The Vatican’s Congregation for the Causes of Saints has certified a miraculous cure through the intercession of Pope John Paul II, thus clearing the way for the late pontiff’s beatification on May 1. Using the word “miracle” in a broad sense, however, the greatest miracle of John Paul II was to restore a sense of Christian possibility in a world that had consigned Christian conviction to the margins of history.
In 1978, no one expected that the leading figure of the last quarter of the 20th century would be a priest from Poland. Christianity was finished as a world-shaping force, according to the opinion-leaders of the time; it might endure as a vehicle for personal piety, but would play no role in shaping the world of the 21st century. Yet within six months of his election, John Paul II had demonstrated the dramatic capacity of Christianity to create a revolution of conscience that, in turn, created a new and powerful form of politics — the politics that eventually led to the Revolution of 1989 and the liberation of central and eastern Europe.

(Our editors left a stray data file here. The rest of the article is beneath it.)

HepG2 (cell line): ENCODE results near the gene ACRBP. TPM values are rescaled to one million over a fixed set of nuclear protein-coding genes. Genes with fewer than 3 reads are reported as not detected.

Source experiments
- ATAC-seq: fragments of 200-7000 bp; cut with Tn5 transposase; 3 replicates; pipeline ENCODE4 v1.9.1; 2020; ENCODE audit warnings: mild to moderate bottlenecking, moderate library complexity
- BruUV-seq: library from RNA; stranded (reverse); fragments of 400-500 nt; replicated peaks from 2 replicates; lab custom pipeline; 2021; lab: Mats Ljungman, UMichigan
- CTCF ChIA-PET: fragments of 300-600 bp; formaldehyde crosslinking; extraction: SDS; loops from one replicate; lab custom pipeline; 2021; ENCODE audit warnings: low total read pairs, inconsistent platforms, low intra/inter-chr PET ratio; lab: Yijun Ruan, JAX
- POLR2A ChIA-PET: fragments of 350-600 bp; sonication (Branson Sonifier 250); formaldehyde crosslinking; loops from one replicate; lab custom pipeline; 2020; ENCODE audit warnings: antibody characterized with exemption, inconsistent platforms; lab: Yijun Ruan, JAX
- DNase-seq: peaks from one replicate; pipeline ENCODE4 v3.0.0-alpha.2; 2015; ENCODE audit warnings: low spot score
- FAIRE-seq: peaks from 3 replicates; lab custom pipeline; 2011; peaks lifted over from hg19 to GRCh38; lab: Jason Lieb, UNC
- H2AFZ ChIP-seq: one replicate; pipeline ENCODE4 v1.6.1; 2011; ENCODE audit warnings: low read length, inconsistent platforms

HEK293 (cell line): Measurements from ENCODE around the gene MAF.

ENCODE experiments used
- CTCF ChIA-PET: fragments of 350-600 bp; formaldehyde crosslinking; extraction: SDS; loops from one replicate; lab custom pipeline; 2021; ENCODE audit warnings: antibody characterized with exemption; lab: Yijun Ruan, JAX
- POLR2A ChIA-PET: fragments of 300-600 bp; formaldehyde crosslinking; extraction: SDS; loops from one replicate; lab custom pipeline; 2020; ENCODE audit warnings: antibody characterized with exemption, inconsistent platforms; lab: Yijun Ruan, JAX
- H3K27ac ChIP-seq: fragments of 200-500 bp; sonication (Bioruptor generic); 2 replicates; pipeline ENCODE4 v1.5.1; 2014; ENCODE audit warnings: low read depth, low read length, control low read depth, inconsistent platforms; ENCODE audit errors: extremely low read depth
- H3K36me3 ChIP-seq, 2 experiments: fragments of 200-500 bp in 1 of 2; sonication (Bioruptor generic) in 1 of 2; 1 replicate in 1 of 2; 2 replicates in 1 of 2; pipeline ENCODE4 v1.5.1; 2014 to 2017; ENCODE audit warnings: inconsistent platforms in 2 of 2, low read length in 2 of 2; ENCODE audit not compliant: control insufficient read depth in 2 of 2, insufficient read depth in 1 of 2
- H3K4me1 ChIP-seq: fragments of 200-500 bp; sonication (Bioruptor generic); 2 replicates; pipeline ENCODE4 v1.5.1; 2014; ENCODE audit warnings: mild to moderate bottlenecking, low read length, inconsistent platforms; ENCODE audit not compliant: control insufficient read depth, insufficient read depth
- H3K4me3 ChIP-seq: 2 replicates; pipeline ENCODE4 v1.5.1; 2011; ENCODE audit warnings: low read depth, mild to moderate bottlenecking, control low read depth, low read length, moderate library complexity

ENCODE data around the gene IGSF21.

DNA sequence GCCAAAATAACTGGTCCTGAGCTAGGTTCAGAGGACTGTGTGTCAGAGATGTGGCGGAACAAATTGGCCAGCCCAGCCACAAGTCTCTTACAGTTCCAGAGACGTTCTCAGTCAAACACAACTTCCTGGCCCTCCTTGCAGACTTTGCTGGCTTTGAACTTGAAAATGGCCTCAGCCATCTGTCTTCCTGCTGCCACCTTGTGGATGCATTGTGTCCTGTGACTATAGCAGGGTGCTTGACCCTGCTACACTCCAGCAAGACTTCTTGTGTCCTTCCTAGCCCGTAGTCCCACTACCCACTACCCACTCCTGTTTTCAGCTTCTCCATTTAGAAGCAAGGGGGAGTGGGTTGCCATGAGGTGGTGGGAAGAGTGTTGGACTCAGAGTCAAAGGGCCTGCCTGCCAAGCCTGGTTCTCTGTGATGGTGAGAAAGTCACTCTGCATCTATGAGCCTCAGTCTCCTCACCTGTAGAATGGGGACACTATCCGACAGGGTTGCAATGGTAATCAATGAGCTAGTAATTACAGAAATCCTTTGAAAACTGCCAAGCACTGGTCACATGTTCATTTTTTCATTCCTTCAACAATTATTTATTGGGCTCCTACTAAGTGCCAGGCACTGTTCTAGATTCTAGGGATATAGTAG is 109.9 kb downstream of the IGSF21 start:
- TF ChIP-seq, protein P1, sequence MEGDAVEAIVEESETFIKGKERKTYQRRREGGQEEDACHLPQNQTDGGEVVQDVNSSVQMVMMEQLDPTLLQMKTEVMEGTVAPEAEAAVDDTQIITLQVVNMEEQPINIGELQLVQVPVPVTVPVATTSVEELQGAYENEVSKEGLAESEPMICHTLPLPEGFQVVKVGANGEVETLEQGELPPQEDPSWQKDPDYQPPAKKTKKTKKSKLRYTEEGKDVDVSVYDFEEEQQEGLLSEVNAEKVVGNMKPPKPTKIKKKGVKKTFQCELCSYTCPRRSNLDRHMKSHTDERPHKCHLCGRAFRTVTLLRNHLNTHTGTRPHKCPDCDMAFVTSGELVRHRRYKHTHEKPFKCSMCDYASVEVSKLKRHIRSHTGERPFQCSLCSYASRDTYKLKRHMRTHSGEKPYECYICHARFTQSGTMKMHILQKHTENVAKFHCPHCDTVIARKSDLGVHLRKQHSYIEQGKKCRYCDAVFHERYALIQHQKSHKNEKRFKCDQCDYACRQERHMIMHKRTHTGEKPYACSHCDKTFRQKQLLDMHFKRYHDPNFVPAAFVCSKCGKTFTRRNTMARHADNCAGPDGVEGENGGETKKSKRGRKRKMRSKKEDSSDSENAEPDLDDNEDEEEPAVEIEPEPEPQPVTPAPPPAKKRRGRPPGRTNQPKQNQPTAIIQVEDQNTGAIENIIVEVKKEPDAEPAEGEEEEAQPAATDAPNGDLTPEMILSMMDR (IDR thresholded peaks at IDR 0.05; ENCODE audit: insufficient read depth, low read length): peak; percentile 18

Then there was John Paul’s social doctrine which, against all expectations, put the Catholic Church at the center of the world’s conversation about the post-Communist future. In 1978, did anyone really expect that papal encyclicals would be debated on the pages of the Wall Street Journal, or that a pope would rivet the world’s attention in two dramatic defenses of the universality of human rights before the United Nations? No one expected that. But it happened.
To make Christianity plausible, compelling, and attractive by preaching the fullness of Christian truth and demonstrating its importance to the human future — that was perhaps the greatest miracle of John Paul II, and his greatest gift to the Church and the world.